New York Forum on Economic Sanctions this week

New YorkACI’s 9th Annual New York Forum on Economic Sanctions will take place this week on 6 – 7 December 2018 at Andaz Wall Street Hotel, New York.

For further details, see Conference Agenda and Request a Conference Brochure. When registering, use code P10-999-EUSB19 for a 10% online discount.

London C5 sanctions & financial crime conference next week

Parliament8A reminder that next week, the 7th annual C5 Economic Sanctions & Financial Crime Event will take place on 14 – 15 November 2018 at St. James’ Court Hotel, London, SW1E 6AF.

Maya Lester QC will be speaking on Brexit and sanctions. Details in the Conference Brochure. Code S15-999-SPK18 for a 15% online discount.

REMINDER: P&P Sanctions Breakfast Seminar – 6 Nov 2018

PrintA reminder that next week, Peters & Peters will be hosting its breakfast seminar on the latest developments in economic sanctions on Tuesday 6 November 2018 – the day after full re-imposition of US secondary sanctions on Iran.

Anna Bradshaw will chair the event in discussion with leading sanctions practitioners including confirmed speakers Maya Lester QC of Brick Court Chambers, Barbara Linney of Miller & Chevalier in Washington DC, and Chloé Cina of Deutsche Bank.

Discussions will focus on the repercussions of US sanctions policy for EU businesses and the experience of the extended EU Blocking Statute to date. Panellists will also consider the interplay with global anti-money laundering and counter-terrorist financing standards as well as with other US and EU sanctions programmes.

Venue

The Law Society – Reading Room

113 Chancery Lane

London, WC2A

Time

8:30 am – Registration

9:00 am – Start

10:00 am – Finish

Places are limited for this open invitation event. Please confirm your attendance as soon as possible by emailing events@petersandpeters.com (indicating any dietary requirements).

P&P Breakfast Seminar following full ‘snap back’ of US Iran sanctions – 6 Nov 2018

P&P Logo.jpgPeters & Peters will be hosting a breakfast seminar on the latest developments in economic sanctions on 6 November 2018 – the day after full ‘snap back’ of US secondary sanctions on Iran.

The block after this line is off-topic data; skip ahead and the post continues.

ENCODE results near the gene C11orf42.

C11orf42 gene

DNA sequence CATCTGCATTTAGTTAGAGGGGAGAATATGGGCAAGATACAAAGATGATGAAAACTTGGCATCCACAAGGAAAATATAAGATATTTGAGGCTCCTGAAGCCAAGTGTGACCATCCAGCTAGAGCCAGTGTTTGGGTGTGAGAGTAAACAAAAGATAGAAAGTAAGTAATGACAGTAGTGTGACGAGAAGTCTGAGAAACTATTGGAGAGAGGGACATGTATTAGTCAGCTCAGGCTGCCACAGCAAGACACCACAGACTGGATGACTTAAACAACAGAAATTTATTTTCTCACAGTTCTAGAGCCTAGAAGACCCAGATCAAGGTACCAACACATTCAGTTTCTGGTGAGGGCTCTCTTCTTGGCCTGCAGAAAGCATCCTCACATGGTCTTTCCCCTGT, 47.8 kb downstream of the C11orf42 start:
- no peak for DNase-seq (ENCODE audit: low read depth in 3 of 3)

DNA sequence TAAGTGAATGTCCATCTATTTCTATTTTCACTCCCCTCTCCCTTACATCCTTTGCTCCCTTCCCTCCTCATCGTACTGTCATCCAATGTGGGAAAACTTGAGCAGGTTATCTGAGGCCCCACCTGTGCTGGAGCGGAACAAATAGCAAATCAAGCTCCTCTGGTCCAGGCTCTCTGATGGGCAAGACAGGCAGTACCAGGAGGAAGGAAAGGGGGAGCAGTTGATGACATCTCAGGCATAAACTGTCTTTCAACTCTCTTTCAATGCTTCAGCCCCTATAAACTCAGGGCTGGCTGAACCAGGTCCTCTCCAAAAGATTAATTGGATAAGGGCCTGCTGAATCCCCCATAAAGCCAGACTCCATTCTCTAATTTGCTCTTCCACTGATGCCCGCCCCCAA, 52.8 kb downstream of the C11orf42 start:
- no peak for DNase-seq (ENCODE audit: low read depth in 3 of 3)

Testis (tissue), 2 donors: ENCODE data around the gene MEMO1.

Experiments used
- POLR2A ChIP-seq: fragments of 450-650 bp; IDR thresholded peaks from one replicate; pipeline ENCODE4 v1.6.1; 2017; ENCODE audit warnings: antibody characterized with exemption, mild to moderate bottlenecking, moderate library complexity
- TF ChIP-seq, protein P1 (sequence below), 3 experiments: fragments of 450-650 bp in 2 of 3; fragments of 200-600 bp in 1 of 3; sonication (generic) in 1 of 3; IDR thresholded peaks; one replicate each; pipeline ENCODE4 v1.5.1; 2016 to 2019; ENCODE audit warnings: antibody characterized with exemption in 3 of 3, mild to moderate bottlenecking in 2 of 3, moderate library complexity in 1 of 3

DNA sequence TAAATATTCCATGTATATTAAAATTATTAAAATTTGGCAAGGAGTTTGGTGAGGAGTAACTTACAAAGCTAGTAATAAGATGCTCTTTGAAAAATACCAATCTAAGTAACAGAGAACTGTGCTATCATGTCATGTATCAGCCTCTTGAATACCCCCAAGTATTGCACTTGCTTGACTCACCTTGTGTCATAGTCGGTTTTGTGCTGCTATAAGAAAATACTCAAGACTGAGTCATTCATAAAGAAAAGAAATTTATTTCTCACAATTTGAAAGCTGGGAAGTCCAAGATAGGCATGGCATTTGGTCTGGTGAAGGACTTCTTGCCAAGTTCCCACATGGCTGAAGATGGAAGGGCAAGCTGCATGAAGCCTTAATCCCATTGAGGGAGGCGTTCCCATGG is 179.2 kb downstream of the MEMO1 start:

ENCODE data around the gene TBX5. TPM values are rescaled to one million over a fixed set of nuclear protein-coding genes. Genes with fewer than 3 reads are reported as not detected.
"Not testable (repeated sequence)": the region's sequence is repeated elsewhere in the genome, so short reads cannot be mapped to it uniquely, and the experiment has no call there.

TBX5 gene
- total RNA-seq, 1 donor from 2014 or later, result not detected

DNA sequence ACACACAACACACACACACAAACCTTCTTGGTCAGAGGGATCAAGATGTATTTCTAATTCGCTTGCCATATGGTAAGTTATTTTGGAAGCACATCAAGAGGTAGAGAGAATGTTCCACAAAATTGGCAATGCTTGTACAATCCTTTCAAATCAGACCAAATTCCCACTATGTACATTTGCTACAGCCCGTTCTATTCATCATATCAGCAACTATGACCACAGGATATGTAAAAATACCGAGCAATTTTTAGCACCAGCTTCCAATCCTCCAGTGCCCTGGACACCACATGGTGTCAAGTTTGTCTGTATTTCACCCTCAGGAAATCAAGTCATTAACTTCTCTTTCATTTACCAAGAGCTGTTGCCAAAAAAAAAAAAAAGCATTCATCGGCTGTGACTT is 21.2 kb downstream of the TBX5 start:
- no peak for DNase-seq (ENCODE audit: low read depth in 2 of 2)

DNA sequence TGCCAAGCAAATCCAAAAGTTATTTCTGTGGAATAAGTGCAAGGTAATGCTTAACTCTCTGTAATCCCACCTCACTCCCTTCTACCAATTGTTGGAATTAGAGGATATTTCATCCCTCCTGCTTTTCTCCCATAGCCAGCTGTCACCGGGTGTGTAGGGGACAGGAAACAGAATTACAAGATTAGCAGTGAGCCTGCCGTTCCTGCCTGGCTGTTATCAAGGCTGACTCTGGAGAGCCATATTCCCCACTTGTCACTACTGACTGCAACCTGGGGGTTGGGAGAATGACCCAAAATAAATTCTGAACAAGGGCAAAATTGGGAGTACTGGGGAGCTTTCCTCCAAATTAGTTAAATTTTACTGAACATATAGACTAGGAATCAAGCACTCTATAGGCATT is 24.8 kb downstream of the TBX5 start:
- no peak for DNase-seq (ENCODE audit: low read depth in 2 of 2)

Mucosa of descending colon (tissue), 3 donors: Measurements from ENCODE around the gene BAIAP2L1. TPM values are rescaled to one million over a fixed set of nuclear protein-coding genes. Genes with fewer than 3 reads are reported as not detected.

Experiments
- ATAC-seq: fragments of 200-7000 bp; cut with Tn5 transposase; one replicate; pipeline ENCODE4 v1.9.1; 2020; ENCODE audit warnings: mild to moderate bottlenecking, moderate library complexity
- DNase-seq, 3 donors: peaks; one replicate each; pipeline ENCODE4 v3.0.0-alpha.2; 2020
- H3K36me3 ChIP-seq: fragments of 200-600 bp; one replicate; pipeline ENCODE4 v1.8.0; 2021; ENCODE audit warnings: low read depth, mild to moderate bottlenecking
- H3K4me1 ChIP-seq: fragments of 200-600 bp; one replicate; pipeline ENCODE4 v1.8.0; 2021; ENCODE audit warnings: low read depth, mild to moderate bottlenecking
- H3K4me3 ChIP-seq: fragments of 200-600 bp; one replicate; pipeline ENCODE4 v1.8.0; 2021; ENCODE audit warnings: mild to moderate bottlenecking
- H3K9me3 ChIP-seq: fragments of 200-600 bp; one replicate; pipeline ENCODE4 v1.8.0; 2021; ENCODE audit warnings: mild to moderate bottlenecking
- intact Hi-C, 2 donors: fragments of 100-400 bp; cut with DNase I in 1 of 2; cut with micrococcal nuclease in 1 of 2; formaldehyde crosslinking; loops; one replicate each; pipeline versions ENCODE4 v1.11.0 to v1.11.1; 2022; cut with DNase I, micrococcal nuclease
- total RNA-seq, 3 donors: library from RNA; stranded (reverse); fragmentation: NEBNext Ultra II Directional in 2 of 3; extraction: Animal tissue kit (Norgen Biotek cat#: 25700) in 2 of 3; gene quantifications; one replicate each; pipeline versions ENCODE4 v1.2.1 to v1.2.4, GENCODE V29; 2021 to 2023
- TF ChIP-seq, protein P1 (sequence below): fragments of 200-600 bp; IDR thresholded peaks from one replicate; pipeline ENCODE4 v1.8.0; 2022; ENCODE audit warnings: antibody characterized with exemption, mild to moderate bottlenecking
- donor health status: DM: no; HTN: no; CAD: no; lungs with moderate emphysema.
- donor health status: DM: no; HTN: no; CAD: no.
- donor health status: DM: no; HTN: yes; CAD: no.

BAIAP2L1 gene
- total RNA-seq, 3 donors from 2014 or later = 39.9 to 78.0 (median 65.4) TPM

Anna Bradshaw will chair the event in discussion with leading sanctions practitioners including confirmed speakers Maya Lester QC of Brick Court Chambers and Barbara Linney of Miller & Chevalier in Washington DC.

Discussions will focus on the repercussions of US sanctions policy for EU businesses and the experience of the extended EU Blocking Statute to date. Panellists will also consider the interplay with global anti-money laundering and counter-terrorist financing standards as well as with other US and EU sanctions programmes.

Venue

The Law Society – Reading Room

113 Chancery Lane

London, WC2A

Time

8:30 am – Registration

9:00 am – Start

10:00 am – Finish

Places are limited for this open invitation event. Please confirm your attendance as soon as possible by emailing events@petersandpeters.com (indicating any dietary requirements).

London C5 sanctions & financial crime conference

Parliament8The 7th annual C5 Economic Sanctions & Financial Crime Event will take place on 14 – 15 November 2018 at St. James’ Court Hotel, London, SW1E 6AF.

Maya Lester QC will be speaking on Brexit and sanctions. Details in the Conference Brochure. Code S15-999-SPK18 for a 15% online discount.

Commons paper on the future of sanctions

Parliament4

The House of Commons Library has published an interesting Briefing Paper on The Future of Sanctions post Brexit (26 September 2018). A few of the points it makes:

  • The terms of agreement on the UK’s post Brexit involvement in EU foreign policy, including sanctions, is still unclear. The UK has said it wants an independent sanctions policy, the EU has said it wants “decision making autonomy”.
  • Transatlantic cooperation is likely to become more difficult, sanctions could become “entangled with increasingly competitive and nationalist trade policies”, and without the UK, EU sanctions may become more damaging to UK interests. Less coordinated sanctions could undermine their beneficial effects and exacerbate their unwelcome consequences (“freezing the Western assets of oligarchs close to the Kremlin, for example, may result in rich Russians re-patriating their wealth – something that the Kremlin would welcome”.
  • The UK will have to take over the “technical work” previously done in Brussels to ensure good sanctions design, but the UK “supplied a disproportionate amount of this expertise” to the EU in any event.
  • The UK courts are likely to be “crucial in shaping policy” and there is likely to be a “big increase in litigation” which will require “extra capacity in the UK court system”.
  • A problem with the Government’s position that there should be no remedy in a UK court for an unfounded UN designation is that there is only a UN Ombudsperson for one sanctions list (the UN Ombudsperson for the ISIL (Da’esh) and Al-Qaida Sanctions Committee) not the 13 other sanctions regimes.
  • One disadvantage of Magnitsky legislation is that it could be applied selectively and could lead to more litigation.